Guinea has long been a blot on the landscape of west Africa under its authoritarian ruler, General Lansana Conté. The dictator carried on the traditions of his predecessor, Ahmed Sékou Touré, who remained in power for 26 years by ruthlessly removing his enemies. "We prefer dignity in poverty to affluence in slavery" was Mr Sékou Touré's slogan as he led the independence struggle against French colonial rule. That is exactly what his people got.
Every west African country has faced twists and turns along the road to democracy following independence, including Nigeria, and its fellow English-speaking countries of Sierra Leone, Ghana, Liberia and Gambia. But now, Guinea's neighbours are beacons of democratic rule, except for Gambia which is still ruled by an autocrat, retired colonel Yahya Jammeh. The democratic gains in the region remain fragile, however – a coup attempt was put down only last month in Guinea-Bissau, and a military junta has been in power in Mauritania since August.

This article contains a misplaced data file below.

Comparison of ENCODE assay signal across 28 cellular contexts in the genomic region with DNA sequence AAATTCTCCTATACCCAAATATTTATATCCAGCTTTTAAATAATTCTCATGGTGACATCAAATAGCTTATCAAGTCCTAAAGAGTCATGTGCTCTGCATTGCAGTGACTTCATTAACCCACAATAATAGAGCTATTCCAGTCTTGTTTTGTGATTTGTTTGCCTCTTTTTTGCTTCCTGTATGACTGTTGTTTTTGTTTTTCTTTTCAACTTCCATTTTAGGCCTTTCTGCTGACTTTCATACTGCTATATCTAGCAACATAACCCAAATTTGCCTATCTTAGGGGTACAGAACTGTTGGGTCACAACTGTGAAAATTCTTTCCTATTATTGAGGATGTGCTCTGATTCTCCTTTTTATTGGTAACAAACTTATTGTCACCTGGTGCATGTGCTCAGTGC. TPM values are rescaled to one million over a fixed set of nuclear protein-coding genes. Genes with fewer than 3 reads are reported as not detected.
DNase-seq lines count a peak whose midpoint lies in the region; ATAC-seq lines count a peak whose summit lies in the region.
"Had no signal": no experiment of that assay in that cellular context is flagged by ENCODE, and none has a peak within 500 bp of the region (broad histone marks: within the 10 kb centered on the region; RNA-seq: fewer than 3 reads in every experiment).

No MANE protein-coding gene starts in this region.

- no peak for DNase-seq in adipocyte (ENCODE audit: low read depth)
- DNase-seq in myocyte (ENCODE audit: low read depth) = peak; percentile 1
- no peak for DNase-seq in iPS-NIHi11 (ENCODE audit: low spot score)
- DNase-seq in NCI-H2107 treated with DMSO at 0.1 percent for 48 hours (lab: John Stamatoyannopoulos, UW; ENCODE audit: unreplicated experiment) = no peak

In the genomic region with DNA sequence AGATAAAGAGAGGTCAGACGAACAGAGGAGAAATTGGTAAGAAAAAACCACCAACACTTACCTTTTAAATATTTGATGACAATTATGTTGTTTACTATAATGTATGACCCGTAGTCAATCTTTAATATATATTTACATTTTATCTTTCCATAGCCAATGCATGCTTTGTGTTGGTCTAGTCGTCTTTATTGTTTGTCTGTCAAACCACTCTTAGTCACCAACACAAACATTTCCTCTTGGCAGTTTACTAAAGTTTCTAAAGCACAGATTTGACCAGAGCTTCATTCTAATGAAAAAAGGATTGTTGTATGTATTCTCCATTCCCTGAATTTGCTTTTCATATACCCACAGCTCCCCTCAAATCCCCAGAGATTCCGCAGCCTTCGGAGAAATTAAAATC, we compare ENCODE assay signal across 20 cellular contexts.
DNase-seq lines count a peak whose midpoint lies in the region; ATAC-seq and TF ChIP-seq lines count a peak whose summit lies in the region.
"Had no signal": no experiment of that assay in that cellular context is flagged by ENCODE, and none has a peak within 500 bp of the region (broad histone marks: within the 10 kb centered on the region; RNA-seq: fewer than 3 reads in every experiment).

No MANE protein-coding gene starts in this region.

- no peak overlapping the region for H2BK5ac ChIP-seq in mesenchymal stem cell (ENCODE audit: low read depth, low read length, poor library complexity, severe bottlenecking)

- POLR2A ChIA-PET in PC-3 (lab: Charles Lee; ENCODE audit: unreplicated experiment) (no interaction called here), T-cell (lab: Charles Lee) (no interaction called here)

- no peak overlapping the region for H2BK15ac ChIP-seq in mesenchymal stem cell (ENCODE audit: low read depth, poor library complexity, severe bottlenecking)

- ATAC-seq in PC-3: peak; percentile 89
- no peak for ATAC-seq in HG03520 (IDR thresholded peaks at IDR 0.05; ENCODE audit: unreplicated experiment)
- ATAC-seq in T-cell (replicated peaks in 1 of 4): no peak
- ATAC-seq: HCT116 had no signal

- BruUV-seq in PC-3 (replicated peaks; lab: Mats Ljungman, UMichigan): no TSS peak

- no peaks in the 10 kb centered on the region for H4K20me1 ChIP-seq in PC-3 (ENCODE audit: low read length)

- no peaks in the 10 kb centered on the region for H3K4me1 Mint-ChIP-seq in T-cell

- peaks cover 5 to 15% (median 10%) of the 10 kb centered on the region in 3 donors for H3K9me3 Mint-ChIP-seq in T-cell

France historically considered its colonies an integral part of metropolitan France. Even after independence, successive presidents maintained close links with the leaders of francophone Africa, most of whom remained as head of state for decades. (Guinea broke off relations with France for 10 years after Mr Sékou Touré accused Paris of plotting his overthrow). A wind of change came in 1990 when François Mitterrand, in a landmark speech, warned the assembled leaders at a Franco-African summit in La Baule that in future French aid would be tied to their return to democracy.
Surveying the political health of the region last Friday, the leaders of the 16-nation economic grouping the Economic Community of West African States expressed the conviction that democracy had come to stay in west Africa. Maybe it always takes an exception to prove the rule: in this case, Guinea.